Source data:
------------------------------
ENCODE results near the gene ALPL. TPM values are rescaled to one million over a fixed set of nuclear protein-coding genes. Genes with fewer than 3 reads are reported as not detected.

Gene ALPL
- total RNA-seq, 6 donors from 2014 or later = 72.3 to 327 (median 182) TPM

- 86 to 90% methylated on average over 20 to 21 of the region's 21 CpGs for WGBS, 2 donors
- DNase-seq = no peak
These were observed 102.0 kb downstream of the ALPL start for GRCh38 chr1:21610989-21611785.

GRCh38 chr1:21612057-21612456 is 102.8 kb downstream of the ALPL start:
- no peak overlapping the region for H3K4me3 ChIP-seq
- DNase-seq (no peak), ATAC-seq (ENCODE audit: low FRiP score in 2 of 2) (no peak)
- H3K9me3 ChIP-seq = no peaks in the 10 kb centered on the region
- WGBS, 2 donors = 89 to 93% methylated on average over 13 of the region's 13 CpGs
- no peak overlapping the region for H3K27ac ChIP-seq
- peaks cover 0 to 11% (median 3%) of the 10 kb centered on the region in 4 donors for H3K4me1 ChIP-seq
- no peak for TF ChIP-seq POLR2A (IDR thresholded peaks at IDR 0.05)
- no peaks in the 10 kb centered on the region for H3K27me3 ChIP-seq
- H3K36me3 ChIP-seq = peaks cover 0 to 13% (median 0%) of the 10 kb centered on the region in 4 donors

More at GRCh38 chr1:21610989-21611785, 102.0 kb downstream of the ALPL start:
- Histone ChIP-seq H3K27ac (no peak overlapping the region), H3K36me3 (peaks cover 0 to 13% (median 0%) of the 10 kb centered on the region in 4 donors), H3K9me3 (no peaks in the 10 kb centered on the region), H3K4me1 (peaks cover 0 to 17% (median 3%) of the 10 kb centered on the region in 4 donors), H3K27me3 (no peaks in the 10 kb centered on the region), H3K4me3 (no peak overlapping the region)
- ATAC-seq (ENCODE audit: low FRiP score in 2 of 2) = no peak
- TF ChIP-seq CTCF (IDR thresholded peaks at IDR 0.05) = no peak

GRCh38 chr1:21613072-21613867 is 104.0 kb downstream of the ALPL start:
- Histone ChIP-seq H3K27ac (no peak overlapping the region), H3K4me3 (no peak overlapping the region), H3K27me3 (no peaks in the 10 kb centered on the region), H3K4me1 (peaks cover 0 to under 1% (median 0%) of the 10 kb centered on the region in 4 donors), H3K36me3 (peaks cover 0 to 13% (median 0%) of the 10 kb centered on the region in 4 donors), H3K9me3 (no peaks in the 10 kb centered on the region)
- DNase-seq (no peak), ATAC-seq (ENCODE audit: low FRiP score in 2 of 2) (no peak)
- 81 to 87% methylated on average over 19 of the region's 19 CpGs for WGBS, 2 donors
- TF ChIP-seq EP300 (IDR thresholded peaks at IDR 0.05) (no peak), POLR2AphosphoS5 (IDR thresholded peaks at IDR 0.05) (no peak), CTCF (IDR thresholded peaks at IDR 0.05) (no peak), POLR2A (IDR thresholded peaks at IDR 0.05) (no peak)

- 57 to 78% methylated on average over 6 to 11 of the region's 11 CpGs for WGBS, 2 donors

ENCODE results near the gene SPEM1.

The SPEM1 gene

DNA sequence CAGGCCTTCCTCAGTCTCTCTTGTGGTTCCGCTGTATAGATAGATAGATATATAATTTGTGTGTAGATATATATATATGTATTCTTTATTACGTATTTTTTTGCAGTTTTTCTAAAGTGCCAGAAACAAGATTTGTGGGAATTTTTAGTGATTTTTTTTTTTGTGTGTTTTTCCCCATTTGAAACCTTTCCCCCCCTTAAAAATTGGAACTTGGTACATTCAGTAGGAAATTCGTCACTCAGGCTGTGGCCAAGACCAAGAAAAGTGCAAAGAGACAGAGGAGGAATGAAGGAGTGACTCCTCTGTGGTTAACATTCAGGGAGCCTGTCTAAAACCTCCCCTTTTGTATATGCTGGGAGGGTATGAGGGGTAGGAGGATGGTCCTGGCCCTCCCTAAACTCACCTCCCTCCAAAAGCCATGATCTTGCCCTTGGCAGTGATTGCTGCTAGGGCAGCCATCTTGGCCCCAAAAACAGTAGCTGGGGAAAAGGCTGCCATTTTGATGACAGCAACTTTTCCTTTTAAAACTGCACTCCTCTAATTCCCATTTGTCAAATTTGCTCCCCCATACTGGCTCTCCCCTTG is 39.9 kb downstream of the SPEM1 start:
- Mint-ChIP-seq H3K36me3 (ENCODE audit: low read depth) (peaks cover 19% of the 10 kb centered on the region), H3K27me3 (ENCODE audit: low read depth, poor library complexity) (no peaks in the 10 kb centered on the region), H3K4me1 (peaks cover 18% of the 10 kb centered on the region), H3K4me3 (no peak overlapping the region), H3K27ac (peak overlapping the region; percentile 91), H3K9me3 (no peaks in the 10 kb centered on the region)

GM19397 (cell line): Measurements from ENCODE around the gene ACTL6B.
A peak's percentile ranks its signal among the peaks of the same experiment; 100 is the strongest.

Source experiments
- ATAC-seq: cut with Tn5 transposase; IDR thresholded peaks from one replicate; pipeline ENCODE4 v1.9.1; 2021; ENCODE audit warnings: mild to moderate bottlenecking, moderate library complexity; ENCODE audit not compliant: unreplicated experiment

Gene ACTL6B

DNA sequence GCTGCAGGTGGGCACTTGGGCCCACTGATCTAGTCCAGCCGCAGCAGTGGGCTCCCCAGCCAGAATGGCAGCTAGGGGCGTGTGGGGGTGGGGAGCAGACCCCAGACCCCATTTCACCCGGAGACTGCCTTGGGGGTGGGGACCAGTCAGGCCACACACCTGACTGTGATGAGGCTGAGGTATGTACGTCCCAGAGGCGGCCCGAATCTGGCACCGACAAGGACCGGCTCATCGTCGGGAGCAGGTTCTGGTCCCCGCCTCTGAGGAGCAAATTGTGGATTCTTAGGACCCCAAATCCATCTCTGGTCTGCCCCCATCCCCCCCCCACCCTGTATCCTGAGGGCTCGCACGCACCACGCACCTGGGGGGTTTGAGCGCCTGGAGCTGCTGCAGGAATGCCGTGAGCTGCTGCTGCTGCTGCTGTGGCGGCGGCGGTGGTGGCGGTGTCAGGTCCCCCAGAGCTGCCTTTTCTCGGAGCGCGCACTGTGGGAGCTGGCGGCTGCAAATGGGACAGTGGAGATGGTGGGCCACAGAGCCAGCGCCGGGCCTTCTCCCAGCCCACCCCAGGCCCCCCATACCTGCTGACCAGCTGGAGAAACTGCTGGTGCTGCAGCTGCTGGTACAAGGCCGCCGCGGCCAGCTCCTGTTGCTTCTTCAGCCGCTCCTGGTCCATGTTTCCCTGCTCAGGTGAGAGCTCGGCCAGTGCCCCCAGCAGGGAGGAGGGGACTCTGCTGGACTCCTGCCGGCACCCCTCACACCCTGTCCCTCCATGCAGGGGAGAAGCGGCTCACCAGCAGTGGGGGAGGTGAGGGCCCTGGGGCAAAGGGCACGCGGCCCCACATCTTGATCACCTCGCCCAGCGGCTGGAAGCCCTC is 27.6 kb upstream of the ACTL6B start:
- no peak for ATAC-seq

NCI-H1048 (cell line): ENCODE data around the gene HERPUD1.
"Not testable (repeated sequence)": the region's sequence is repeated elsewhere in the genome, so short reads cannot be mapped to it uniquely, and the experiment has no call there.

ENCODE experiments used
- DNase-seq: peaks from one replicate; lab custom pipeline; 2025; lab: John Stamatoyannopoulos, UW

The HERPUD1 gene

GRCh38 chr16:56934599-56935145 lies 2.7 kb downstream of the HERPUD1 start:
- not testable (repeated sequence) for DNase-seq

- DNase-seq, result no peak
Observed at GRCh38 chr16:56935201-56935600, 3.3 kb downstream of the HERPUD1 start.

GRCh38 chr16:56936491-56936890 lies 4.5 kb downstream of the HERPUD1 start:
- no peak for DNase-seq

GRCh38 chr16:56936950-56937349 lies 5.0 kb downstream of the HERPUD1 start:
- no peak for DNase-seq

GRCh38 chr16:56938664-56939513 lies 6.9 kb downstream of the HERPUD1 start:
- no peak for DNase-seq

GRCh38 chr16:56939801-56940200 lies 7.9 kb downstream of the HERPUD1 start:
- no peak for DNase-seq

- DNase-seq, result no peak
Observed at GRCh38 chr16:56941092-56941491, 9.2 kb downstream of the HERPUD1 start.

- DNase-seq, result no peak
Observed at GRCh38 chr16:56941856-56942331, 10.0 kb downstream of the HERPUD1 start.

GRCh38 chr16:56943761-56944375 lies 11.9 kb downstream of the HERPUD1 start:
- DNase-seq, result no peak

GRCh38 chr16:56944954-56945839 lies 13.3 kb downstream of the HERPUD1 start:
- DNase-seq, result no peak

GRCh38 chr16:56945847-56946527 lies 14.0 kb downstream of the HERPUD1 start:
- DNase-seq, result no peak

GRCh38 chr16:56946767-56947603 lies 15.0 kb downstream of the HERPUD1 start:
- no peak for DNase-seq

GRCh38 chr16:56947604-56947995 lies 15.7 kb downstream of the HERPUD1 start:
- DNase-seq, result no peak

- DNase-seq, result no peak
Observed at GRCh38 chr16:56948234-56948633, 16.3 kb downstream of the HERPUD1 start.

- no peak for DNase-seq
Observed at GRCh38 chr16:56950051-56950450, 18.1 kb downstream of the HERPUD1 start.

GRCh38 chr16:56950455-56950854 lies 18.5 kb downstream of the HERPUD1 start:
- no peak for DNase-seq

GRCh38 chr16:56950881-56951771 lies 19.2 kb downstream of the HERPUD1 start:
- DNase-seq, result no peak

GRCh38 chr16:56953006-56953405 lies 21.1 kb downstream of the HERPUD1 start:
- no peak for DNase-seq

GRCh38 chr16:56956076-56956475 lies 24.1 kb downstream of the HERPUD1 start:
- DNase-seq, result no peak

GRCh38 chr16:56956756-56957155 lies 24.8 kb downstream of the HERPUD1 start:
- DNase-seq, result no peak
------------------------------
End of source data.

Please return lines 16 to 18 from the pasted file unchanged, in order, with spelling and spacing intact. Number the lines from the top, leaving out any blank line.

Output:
- H3K36me3 ChIP-seq = peaks cover 0 to 13% (median 0%) of the 10 kb centered on the region in 4 donors

More at GRCh38 chr1:21610989-21611785, 102.0 kb downstream of the ALPL start:
- Histone ChIP-seq H3K27ac (no peak overlapping the region), H3K36me3 (peaks cover 0 to 13% (median 0%) of the 10 kb centered on the region in 4 donors), H3K9me3 (no peaks in the 10 kb centered on the region), H3K4me1 (peaks cover 0 to 17% (median 3%) of the 10 kb centered on the region in 4 donors), H3K27me3 (no peaks in the 10 kb centered on the region), H3K4me3 (no peak overlapping the region)